Is Attention-Deficit/Hyperactivity Disorder a Risk Syndrome for Parkinson's Disease?

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Recent epidemiological evidence indicates that diagnosis of attention-deficit/hyperactivity disorder (ADHD) is associated with increased risk for diseases of the basal ganglia and cerebellum, including Parkinson's disease (PD). The evidence reviewed here indicates that deficits in striatal dopamine are a shared component of the causal chains that produce these disorders. Neuropsychological studies of adult ADHD, prodromal PD, and early-stage PD reveal similar deficits in executive functions, memory, attention, and inhibition that are mediated by similar neural substrates. These and other findings are consistent with the possibility that ADHD may be part of the PD prodrome. The mechanisms that may mediate the association between PD and ADHD include neurotoxic effects of stimulants, other environmental exposures, and Lewy pathology. Understanding the nature of the association between PD and ADHD may provide insight into the etiology and pathogenesis of both disorders. The possible contribution of stimulants to this association may have important clinical and public health implications.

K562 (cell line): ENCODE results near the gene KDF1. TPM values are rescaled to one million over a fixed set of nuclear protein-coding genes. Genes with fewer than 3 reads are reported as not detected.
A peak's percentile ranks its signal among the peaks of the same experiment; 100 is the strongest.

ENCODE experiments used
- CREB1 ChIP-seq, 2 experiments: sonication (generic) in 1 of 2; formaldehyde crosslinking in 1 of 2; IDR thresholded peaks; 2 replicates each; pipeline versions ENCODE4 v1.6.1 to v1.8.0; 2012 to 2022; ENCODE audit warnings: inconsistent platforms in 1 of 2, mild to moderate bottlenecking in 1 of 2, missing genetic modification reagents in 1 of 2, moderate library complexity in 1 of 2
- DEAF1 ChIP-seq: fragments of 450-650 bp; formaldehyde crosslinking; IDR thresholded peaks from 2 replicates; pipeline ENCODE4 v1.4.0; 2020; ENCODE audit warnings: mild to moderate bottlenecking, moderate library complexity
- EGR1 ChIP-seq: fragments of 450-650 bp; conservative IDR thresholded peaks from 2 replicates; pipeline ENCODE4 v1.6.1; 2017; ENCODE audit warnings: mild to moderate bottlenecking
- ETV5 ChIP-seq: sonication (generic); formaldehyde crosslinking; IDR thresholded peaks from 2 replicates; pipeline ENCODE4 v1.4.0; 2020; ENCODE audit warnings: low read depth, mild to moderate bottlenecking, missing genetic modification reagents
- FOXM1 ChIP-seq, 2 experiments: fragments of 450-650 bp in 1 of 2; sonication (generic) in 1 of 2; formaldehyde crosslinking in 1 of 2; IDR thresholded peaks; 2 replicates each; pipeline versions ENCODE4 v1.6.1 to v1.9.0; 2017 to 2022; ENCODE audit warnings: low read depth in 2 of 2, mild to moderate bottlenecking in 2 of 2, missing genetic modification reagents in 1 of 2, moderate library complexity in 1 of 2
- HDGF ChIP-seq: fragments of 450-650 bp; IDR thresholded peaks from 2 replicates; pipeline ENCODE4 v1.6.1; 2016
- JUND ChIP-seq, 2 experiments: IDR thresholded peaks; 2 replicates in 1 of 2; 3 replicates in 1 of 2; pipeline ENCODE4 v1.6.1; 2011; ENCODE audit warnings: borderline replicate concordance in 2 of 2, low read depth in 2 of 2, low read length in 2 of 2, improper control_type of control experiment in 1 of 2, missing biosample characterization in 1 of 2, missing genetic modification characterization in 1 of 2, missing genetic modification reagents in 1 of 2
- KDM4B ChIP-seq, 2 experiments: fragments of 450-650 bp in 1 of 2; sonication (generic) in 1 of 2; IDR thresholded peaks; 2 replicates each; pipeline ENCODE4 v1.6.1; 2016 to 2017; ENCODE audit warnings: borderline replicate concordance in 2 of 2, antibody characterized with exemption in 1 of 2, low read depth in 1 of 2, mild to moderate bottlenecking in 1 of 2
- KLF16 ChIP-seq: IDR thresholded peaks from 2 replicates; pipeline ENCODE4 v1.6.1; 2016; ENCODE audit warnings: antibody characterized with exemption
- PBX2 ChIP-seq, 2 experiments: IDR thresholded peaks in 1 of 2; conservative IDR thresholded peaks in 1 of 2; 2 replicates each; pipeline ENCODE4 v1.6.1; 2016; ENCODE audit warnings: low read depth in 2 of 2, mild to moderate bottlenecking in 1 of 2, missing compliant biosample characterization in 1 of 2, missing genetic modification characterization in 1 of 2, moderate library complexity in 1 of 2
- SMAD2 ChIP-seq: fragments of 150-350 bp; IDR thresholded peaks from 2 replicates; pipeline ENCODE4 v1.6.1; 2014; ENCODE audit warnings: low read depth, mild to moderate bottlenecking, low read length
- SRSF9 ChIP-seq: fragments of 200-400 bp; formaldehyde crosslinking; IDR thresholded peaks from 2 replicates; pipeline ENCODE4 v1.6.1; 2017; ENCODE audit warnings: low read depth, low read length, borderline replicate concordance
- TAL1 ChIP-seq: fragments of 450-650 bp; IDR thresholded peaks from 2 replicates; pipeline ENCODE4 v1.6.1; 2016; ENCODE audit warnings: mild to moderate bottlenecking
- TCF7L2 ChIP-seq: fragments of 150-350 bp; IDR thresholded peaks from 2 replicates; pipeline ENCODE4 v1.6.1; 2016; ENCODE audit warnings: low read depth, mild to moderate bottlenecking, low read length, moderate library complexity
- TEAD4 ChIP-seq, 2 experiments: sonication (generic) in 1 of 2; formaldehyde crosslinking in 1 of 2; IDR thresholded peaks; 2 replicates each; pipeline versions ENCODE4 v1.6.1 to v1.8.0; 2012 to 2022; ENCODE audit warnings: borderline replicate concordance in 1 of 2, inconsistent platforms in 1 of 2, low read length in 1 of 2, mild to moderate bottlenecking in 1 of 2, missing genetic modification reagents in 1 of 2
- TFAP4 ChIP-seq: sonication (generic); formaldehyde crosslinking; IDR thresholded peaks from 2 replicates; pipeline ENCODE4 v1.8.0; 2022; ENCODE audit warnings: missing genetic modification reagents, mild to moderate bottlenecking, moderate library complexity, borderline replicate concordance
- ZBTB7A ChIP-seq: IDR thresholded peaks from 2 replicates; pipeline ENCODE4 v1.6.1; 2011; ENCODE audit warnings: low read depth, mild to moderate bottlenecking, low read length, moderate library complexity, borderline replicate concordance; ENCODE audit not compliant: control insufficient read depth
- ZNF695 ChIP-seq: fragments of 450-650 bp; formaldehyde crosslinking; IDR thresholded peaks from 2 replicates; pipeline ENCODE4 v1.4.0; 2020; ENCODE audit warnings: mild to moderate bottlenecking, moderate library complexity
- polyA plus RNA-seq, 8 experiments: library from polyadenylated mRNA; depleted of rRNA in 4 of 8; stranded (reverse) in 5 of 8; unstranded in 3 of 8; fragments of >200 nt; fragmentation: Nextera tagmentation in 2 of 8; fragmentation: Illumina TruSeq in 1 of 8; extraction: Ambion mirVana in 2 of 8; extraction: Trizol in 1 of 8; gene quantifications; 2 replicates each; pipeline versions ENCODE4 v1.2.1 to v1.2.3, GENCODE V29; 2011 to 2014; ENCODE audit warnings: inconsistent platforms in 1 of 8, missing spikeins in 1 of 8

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Harvard review of psychiatry

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